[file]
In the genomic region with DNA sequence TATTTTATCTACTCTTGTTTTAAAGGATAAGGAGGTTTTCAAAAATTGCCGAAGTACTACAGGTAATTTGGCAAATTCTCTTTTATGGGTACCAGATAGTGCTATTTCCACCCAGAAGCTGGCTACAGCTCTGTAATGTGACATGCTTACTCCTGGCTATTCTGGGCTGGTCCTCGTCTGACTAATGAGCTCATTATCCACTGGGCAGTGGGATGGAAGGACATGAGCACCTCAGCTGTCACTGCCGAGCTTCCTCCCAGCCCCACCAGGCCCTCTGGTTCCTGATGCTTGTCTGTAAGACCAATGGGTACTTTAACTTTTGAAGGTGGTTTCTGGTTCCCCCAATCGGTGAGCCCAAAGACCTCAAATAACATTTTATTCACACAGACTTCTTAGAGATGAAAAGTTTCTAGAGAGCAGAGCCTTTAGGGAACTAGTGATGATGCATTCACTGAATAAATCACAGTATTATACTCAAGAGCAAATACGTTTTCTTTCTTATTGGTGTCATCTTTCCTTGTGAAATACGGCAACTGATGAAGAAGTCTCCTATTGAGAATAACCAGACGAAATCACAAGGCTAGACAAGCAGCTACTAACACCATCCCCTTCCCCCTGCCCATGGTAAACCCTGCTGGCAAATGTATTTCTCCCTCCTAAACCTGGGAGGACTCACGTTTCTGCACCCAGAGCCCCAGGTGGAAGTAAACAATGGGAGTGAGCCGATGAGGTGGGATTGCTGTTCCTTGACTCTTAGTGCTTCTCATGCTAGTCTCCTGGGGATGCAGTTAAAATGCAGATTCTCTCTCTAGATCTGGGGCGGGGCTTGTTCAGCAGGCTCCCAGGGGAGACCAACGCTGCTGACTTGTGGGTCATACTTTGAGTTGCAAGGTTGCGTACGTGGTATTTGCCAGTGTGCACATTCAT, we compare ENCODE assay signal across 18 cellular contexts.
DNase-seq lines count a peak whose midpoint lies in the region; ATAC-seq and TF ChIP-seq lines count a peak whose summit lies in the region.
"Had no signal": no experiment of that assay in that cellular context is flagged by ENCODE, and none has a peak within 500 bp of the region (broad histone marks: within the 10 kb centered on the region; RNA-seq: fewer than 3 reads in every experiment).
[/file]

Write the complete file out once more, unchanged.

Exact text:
In the genomic region with DNA sequence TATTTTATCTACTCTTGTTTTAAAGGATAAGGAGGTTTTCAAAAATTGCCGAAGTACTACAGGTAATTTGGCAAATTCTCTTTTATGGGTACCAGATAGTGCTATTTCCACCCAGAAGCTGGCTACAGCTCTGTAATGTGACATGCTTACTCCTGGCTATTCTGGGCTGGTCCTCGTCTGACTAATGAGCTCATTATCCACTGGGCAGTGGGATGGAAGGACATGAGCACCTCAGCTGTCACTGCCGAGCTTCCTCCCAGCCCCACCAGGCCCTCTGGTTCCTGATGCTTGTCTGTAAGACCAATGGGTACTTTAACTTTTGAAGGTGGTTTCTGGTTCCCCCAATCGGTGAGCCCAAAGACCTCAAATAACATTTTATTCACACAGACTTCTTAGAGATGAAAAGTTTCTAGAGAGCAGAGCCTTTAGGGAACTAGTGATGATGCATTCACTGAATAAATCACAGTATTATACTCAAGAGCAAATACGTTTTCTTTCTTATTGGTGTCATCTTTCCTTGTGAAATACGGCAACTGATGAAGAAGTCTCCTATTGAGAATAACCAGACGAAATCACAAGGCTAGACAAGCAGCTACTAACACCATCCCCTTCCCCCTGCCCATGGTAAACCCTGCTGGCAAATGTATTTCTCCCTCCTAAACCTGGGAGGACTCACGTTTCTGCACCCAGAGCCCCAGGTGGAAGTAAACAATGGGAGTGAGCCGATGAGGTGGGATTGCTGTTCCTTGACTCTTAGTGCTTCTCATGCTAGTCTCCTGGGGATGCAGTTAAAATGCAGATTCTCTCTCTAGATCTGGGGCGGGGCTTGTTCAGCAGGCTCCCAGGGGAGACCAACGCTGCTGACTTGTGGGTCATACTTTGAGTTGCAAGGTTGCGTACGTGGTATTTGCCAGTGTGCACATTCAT, we compare ENCODE assay signal across 18 cellular contexts.
DNase-seq lines count a peak whose midpoint lies in the region; ATAC-seq and TF ChIP-seq lines count a peak whose summit lies in the region.
"Had no signal": no experiment of that assay in that cellular context is flagged by ENCODE, and none has a peak within 500 bp of the region (broad histone marks: within the 10 kb centered on the region; RNA-seq: fewer than 3 reads in every experiment).